1. dirty and untidy; slovenly.
  2. ill-smelling; musty

Patty bit her nails, embarrassed by her frowzy emotional landscape. Now was not the time to panic or feel helpless. Of all the moments in her life, now was the one time she needed to be brave and pulled together.

Instead she felt like a wreck.

What was worse was that she looked every part of what she was feeling. Her hair was askew, her clothes wrinkled, she hadn’t put on her makeup and couldn’t quite remember if she’d brushed her teeth. She looked completely disheveled.

Patty looked at her father, resting somewhere far from her present reality.

Guilt threatened to overwhelm her as she chastised herself for being so self absorbed.  Her father was the one in danger and yet she was mainly thinking about her appearance. The temptation to be grateful that her father wasn’t awake to see her in this state was an invitation she was having trouble refusing. She had almost convinced herself that it was better that he not see her in this state, that he not be embarrassed by her lack of propriety.

Patty forced herself to focus on their surroundings, in hopes of creating a distraction. The room was immaculate, everything in order–a stark contrast to Patty who struggled to stay seated, instead fidgeting like a 4-year-old child every few seconds. But that level of decor and order was to be expected when you were paying five figures a month. The serene environment made dying look stylish somehow. Fresh waves of guilt lapped against Patty’s soul as thoughts flew across her mind. She bobbed her crossed leg, her eyes falling on the man who no longer knew her.

“Daddy…” she whispered.

She wanted to have a conversation with him once more. These days he was too sedated to say much. But the times he opened his eyes and looked at her were joyous occasions. His eyes would light up, not from recognition, but from the sheer fact that there was company. He never knew her and no longer asked who she was, but simply talked to her about little things in life, such as nature and human nature.

It was horrible, seeing her father in this state, losing his memory, becoming someone she actually wanted to be around and talk with on a regular basis. He was no longer the hard, imposing figure who raged at his family’s imperfections. Now Donovan Hartlen was just a man, content to just be and find the joy in small conversations, now that he was at the end of his life.

Fresh tears drew familiar pathways of grief along Patty’s face. As someone who had repeatedly wished her father would die–or at least get what he deserved for all the times he beat Patty’s mother or berated her sister–the actual experience was lacking in catharsis. She sat across from his bed, knowing she had gotten just what she’d asked for all those decades ago. But the strangest thing was that as each piece of her father fell away, obscured and erased, he became a man she respected, cherished, and adored. He became the father she had always longed for.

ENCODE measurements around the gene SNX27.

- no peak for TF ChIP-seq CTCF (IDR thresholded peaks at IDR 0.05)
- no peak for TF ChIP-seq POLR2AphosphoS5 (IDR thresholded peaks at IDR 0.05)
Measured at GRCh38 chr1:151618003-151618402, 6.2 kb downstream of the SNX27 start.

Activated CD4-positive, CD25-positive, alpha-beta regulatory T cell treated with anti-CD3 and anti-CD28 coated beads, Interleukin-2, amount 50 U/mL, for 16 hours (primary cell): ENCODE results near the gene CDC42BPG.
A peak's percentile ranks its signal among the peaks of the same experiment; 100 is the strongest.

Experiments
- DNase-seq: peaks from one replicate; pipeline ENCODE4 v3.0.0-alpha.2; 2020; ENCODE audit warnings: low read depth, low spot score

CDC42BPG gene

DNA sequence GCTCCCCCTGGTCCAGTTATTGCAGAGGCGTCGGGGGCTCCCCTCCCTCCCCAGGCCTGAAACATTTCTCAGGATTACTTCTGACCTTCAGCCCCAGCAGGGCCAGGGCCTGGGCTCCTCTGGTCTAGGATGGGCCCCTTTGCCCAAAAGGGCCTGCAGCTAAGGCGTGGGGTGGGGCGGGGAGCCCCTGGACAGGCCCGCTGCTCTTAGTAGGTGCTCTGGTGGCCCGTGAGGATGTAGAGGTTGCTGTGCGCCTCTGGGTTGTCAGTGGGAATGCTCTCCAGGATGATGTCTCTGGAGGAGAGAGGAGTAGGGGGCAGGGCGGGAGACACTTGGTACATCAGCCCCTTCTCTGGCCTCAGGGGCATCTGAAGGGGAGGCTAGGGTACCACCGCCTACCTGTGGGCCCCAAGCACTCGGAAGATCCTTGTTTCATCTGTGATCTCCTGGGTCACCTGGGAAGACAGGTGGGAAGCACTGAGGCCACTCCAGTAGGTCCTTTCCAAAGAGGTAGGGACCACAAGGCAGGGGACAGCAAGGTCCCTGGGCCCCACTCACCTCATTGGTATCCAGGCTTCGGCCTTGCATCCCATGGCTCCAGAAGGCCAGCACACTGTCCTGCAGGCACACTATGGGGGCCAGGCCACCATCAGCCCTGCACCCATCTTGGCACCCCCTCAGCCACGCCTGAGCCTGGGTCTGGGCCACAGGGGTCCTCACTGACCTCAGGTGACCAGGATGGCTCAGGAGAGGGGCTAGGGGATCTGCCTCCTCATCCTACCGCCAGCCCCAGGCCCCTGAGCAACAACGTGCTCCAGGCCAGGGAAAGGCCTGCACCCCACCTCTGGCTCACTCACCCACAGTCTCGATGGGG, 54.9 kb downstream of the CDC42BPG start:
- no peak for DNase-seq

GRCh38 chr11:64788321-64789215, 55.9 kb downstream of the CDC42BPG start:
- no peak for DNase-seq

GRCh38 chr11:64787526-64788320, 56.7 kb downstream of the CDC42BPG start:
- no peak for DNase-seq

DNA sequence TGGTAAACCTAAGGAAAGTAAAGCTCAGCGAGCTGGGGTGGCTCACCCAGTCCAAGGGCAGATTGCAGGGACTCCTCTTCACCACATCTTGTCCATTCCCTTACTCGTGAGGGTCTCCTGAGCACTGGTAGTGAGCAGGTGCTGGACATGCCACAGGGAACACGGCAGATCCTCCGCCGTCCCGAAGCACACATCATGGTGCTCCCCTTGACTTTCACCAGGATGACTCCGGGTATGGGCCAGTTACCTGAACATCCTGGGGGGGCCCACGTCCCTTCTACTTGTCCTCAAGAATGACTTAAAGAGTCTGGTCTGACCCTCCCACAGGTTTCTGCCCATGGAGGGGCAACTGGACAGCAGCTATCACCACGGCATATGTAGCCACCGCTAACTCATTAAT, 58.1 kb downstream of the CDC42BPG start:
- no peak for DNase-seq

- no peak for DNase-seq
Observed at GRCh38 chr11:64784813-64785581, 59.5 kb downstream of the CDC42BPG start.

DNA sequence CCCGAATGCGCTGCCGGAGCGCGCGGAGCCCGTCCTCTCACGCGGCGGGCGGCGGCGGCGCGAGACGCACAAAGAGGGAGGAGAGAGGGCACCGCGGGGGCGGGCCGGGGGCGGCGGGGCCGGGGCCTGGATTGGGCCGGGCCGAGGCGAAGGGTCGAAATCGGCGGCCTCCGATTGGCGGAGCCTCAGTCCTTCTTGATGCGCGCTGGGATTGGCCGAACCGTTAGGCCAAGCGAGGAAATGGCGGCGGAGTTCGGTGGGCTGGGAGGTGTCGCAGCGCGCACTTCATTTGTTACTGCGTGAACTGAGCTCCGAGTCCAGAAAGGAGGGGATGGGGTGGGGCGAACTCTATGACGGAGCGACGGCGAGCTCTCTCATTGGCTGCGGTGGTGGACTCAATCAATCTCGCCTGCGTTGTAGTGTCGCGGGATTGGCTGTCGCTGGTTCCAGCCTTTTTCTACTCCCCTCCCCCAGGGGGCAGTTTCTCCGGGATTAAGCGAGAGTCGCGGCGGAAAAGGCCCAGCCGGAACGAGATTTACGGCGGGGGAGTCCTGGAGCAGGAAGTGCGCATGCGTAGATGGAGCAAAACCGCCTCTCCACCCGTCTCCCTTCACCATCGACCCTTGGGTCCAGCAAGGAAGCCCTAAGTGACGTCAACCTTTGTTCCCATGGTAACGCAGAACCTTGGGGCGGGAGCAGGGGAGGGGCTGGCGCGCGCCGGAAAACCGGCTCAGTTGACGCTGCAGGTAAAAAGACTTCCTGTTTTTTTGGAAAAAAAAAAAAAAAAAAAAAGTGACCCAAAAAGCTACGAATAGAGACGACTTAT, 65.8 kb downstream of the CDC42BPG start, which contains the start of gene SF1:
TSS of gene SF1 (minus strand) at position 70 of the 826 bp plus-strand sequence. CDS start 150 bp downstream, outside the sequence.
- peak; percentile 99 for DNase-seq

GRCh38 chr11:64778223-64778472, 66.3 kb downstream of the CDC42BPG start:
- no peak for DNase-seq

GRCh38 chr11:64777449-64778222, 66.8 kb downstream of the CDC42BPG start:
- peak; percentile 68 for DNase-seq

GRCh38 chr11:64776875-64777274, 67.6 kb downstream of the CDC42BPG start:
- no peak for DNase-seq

Instead of holding all of his faults and sins against him, Patty released them. As he became less and less himself, and somehow, simultaneously more himself, Patty found herself letting the heaviness of anger, rage, unforgiveness and retribution go. Like stones, she flung each one, wanting to see if they could span an increasingly greater distance.

The last stone she held was guilt, weighing her down, pointing to all the time wasted, all the missed opportunities. Guilt chided her for all that she had missed and all she would never have. Too little too late, that was guilt’s message.

With her arms wrapped around herself, Patty lost the fight for composure, shaking uncontrollably with her sobs. She was the caregiver, even though she felt like she was the one in need of care.

“I love you, Daddy…” Patty whispered, doubled over in remorse.

“I love you, Patty.”

Patty’s head jerked up. She frantically wiped tears away, wanting to look into her father’s eyes once more. But he lay still, his face ashen. Gone.

His lips were upturned slightly, as if there was a joke he might like to tell, but it was clear she was looking at a shell of what used to be.

And the last stone dropped, no longer needing to be held or thrown. And instead Patty allowed herself to be submerged beneath the cool tranquility of what was, with all of her emotions, thoughts, and desires. She floated lower into that place of acceptance in which she could just be a little girl who missed her father.


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